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Why Most American women still say "I do" to name change after marriage

It is a very private issue to Change surname after marriage and was an established custom for several decades. A check released by the Pew Research Center on Thursday reveals that 79% of American women took their hubby's last name after marriage. Some women were more likely than others to keep their names. This was particularly true of youngish women — 20% of wedded women aged 18 to 49 say they kept their last name, compared to 9% of those 50 or older. Women with a postgraduate degree and liberal or Popular women were also far more likely to do so. Although there has been increased change in gender roles and what constitutes acceptable societal norms, still many American women adopt the tradition of taking their husband’s family name. The article delves into why the time-honored practice of changing marriage names is still in vogue today.

Why Most American women still say 'I do' to name change after marriage

Historical Context

This is because this tradition can find its origin in history and in the patriarchy of culture. An example is whereby a woman’s identity used to be associated with her marital status, and changing of a name indicated she moved from one to another family. The society’s norm has changed but we can still rely on historical precedent when it comes to naming change in modern societies. In 1855, suffragist Lucy Stone famously refused to take her hubby's last name, forging a stalwart new trail. But it took further than a century to come to a broader trend. For times, colorful countries didn't allow women to register to bounce or gain a motorist's license unless they took their hubby's surnames. Court rulings in the 1970s struck down these laws and a growing number of women and couples made less traditional choices about names when they married. Yet, as this new exploration shows, they remain a fairly small share of the public overall.

Cultural Significance

Besides, marriage is much more than simply a legal and emotional union; it is an important cultural institution with a really strong traditional meaning. Many perceive the act of assuming a spouse’s last name is a sign of togetherness, loyalty, and making of a new family name. Spouses share the same name which emphasizes that they are on this journey for one.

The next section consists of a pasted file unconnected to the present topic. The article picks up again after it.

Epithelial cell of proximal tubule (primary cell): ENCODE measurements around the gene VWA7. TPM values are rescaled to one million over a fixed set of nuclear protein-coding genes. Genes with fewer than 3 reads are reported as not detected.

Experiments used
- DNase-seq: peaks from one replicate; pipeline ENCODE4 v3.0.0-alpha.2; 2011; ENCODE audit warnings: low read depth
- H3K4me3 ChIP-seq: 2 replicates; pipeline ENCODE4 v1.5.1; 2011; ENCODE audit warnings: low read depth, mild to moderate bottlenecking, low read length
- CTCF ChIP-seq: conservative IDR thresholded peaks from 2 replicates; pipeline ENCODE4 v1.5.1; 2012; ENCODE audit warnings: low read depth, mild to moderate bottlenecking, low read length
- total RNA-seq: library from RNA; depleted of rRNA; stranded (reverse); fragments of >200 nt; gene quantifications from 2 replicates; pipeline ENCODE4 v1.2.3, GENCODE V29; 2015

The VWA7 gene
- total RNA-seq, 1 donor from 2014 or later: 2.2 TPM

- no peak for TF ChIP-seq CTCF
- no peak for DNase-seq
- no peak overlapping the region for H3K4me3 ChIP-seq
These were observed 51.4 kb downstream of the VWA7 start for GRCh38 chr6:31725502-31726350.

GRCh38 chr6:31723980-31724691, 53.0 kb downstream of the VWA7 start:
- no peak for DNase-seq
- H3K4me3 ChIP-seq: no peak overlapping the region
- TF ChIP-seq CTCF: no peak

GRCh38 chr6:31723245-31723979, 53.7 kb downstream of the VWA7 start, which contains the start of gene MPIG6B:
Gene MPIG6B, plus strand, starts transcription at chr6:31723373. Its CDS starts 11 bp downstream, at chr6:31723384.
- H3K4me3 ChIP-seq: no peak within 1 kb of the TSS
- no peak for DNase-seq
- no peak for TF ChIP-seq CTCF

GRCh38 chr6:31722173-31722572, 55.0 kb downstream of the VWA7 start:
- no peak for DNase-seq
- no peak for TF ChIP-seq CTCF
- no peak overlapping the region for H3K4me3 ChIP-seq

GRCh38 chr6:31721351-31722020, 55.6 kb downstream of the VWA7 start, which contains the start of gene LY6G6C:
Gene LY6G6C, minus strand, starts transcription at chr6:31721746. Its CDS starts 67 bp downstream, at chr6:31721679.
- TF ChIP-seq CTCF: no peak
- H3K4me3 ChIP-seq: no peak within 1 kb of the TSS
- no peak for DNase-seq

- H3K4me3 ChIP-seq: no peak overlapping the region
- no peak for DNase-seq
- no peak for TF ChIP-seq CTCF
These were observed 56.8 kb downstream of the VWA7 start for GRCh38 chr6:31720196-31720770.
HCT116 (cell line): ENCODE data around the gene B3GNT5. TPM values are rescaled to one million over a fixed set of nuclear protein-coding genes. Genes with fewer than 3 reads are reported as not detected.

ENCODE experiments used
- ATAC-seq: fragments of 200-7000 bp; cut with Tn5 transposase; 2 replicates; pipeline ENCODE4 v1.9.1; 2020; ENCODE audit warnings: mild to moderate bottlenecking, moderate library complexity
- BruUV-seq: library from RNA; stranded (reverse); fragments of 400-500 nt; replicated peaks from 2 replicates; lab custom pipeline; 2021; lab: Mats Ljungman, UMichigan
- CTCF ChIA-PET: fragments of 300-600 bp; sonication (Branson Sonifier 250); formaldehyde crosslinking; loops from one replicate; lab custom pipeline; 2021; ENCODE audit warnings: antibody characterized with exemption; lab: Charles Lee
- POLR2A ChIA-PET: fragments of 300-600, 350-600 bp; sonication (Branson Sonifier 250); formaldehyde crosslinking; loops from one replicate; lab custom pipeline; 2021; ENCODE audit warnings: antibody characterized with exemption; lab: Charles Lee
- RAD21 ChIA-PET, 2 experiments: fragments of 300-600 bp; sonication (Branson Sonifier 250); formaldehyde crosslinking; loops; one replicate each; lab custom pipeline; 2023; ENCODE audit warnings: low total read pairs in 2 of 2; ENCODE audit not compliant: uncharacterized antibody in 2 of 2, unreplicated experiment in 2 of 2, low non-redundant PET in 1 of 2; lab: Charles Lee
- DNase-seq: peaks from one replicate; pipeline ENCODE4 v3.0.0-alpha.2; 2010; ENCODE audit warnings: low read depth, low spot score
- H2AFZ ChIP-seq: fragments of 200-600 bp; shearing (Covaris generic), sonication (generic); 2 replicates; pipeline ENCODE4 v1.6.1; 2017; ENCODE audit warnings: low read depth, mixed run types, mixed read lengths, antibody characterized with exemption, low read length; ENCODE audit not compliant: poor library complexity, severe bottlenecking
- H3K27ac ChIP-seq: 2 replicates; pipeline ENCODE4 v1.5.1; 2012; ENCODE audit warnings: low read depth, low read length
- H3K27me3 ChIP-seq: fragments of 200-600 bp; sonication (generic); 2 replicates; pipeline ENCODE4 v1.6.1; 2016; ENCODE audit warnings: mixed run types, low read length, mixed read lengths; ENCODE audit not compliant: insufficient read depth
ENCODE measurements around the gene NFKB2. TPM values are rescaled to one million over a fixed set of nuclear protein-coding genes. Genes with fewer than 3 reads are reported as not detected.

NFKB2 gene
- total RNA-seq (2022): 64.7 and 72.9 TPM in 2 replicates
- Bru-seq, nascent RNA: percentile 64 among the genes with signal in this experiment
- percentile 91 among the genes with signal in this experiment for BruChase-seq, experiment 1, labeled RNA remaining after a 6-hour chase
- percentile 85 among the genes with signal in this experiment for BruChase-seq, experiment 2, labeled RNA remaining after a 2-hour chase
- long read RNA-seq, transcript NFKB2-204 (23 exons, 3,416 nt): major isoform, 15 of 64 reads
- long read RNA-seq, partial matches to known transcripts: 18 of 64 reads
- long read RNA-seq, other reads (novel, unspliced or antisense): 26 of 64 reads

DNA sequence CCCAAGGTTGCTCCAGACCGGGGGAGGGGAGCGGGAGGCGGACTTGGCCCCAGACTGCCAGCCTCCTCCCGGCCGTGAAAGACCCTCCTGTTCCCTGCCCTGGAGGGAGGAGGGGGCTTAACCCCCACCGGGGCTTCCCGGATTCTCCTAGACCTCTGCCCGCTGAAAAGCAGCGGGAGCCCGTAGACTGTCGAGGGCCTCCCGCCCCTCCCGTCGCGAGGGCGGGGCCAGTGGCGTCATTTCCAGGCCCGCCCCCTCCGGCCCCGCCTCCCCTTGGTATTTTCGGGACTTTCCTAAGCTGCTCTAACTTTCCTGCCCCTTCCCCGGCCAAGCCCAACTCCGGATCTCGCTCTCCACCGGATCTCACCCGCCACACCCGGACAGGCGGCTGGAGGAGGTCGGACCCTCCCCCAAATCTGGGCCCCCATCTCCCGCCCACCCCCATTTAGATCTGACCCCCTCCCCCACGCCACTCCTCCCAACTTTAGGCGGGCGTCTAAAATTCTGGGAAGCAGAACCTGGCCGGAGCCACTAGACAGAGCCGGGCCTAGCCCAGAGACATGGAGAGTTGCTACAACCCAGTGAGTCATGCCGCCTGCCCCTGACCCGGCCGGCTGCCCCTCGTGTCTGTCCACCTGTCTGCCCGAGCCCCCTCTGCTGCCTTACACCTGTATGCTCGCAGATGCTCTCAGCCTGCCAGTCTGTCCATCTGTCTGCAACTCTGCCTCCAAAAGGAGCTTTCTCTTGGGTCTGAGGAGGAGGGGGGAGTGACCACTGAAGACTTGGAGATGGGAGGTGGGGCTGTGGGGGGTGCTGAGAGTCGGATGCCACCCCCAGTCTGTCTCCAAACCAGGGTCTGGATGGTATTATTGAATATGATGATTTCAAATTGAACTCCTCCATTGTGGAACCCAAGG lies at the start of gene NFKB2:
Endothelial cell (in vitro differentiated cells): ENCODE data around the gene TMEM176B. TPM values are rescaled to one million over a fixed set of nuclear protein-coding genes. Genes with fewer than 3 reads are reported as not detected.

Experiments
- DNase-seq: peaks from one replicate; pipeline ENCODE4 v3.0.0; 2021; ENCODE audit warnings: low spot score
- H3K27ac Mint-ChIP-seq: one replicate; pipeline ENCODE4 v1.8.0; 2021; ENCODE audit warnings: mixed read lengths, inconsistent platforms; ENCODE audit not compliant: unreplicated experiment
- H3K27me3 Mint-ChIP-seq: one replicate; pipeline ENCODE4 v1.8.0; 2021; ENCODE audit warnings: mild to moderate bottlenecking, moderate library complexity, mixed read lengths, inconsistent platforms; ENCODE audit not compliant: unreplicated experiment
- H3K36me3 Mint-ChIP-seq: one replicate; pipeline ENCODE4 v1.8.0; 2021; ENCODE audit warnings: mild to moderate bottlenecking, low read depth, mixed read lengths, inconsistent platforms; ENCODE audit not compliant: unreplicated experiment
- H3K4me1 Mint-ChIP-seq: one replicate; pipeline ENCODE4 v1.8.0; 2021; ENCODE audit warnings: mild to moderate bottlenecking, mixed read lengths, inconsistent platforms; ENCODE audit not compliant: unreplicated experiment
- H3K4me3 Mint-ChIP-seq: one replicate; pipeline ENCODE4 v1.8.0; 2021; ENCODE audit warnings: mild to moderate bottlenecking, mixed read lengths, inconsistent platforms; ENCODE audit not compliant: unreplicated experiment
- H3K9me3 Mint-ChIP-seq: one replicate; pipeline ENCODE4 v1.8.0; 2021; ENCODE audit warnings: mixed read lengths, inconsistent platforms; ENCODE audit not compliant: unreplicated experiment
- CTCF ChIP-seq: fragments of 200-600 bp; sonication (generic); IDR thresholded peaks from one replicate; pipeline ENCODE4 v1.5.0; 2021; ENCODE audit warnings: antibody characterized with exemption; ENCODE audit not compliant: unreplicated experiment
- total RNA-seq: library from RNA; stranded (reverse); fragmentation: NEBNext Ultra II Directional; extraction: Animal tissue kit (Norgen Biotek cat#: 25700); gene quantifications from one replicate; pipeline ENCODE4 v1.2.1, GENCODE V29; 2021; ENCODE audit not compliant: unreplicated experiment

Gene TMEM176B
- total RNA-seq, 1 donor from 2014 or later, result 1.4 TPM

Cultural Significance

Legal and Practical Considerations

There are also many practical concerns behind the decision to adopt a new surname following marriage. It is therefore common for women to use name changes as they seek to simplify legal proceedings and deal with possible problems that might arise. The process is made easier by having the same surname when one shares a bank account, owns property together, and even legal papers with their spouses. This creates a feeling of unity within the family.

Continuation of Family Legacy

Other people take this step because they want to maintain the heritage of a particular family and continue it. The act of continuing the family name from generation to generation may be a very good incentive for many people and particularly when it comes to their ancestral linkage. To this end, the idea of changing married names is viewed as essential to maintaining traditional and ancestral identities.

Social Expectations and Norms

Individual choices are greatly influenced by social expectations and cultural norms. The need to fit in the stereotypical female identity and the societal demands make some people choose to have a new surname when they marry. Although society’s attitude is shifting, the heaviness of tradition and the need to remain within culturally defined expectations continues to affect most women's choices today.

Social Expectations and Norms

Personal Choice and Empowerment

However, it should be highlighted that although those historical and cultural aspects might contribute to influencing the latter decision whether to change or not, this remains a very personal decision to take. Nowadays, many women see marriage name change as an empowering action, not merely in compliance with tradition. Some women view changing of their names during marriage as a form of agency and self-determination in choosing their identity.
Hence, the cultural norm of wives adopting husbands’ surnames still exists in America for various reasons. The choice to assume a new surname in a marriage is woven into the broad fabric of American marital traditions and can be rooted in historical usage, cultural meaning, legal considerations, family legacy, social pressure, or even individual power. Attitudes towards these practices are changing day by day and the narratives associated with these enduring practices will change accordingly.